Elaine Lynch: Children with special needs have a lot of hurdles to tackle that regular students don’t. When I see growth in them it’s especially rewarding because I know how hard they have to work for that. What’s really rewarding is when I get feedback from their families telling me “You’ve made a difference in their lives.” You know you’re making a difference, but hearing it...it’s so rewarding to hear that.

    What do you hope to instill in your students?

    Paul McDevitt: We’re all passionate about the topics we teach. Outside of that I like to instill character in students. I like to help them develop the skill of being a young woman or young gentleman — basic manners and respect for each other. It really has nothing to do with the curriculum. I just think that’s a really important thing to pick up but it sometimes gets lost. That’s one of the reasons I like teaching high school. We’re the last face before they go “out there.” And so, if you can instill some of that, they’re better citizens as a result.

    Elaine Lynch: I try to instill the importance of caring for others and really believing in themselves. They can overcome anything. I try to do a lot of service projects. This year we’re involved in the boxtop program. Every month we count boxtops, and it raises money for the school. And often they ask, “Why do we have to do this? Why can’t somebody else do it?” Counting is a big job. I talk about how it raises money for the school and helps to provide field trips and resources that can be used in the classroom. And we’ve done other projects in the past, like making hygiene kits for Haiti. I try to make them think about others.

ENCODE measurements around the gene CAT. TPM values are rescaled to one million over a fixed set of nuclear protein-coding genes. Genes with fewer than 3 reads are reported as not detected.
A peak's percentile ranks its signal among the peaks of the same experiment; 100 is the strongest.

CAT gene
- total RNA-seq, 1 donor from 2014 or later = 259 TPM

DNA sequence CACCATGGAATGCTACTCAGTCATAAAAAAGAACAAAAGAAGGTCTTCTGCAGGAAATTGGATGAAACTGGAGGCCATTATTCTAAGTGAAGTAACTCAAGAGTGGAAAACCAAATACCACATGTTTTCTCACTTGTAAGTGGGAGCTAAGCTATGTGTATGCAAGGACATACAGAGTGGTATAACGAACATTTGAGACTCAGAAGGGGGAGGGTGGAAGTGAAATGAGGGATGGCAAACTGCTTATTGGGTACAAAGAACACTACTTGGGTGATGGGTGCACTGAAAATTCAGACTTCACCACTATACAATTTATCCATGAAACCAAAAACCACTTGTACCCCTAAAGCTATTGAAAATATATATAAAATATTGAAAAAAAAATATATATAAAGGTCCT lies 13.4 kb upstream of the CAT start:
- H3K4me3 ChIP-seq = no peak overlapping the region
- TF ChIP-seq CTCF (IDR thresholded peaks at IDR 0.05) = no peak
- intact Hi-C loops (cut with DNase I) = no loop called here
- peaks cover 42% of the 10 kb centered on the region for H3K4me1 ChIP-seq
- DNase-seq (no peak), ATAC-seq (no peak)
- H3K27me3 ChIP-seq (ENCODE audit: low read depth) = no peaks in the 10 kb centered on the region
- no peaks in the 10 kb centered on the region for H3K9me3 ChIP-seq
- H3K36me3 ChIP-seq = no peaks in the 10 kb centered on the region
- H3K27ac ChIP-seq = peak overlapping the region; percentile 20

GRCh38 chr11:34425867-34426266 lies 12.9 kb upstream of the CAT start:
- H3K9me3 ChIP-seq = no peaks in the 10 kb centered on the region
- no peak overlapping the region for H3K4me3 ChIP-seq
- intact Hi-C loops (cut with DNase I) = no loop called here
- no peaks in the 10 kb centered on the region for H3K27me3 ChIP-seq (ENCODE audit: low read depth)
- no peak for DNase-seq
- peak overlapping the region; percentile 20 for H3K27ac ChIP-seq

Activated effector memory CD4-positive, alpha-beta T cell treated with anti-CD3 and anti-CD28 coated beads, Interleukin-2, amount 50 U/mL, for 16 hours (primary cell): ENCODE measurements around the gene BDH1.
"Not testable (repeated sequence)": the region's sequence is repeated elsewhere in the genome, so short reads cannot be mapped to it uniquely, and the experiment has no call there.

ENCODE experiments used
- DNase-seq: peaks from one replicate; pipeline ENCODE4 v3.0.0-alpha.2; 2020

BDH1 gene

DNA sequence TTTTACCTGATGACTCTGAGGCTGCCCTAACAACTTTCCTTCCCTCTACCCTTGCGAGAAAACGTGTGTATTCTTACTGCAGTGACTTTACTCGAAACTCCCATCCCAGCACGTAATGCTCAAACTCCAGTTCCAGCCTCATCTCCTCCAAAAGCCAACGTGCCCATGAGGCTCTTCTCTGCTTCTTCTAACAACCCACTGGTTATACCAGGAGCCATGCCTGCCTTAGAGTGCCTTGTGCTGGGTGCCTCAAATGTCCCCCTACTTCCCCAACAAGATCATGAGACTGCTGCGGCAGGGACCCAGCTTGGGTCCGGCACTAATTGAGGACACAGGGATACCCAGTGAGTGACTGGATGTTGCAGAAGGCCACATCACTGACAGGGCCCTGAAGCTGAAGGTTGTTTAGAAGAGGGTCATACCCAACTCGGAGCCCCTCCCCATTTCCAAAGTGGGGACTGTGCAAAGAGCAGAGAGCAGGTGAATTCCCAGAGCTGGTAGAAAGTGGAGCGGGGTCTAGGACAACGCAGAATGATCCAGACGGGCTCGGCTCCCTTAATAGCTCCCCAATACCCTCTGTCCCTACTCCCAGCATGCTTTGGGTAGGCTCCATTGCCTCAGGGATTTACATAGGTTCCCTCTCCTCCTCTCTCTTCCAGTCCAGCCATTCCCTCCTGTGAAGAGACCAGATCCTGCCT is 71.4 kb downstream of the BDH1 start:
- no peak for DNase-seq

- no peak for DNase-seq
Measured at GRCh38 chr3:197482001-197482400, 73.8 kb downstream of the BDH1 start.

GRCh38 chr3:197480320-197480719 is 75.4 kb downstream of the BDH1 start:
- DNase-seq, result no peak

If you considered a different career path, what would it be?

    Paul McDevitt: I probably would have been, and still plan to be, a business owner someday, when I retire. My wife and I talked about opening a bed and breakfast. It’s our dream. It’s not something we’re prepared to do financially or otherwise now. But we both dream of retiring to Italy, somewhere in Tuscany, and opening an inn. We’ll see if we get there.

    Elaine Lynch: If I had to absolutely change, I would probably pursue another service career, like social work or psychology. It’s like I do that now, anyway. I think that would be an easy transition for me. But honestly, I can’t see myself doing anything else.

    One [former student] had been particularly challenging....but she had matured. She was going back to school to become a high school teacher. And she said I had inspired her to do that...It was a neat thing to hear.”



    Paul McDevitt



    Children with special needs have a lot of hurdles that regular students don’t. When I see growth in them it’s especially rewarding because I know how hard they have to work.” Elaine Lynch



    Paul McDevitt 
    Education: Bachelor’s, Plymouth State College; master’s, Farleigh Dickinson 
    Teaches Spanish in the high school and sometimes in the middle school



    Elaine Lynch 
    Education: Bachelor’s, childhood education, Pace University; master’s, special education, Pace University 
    Teaches: Special education, grades 4 and 5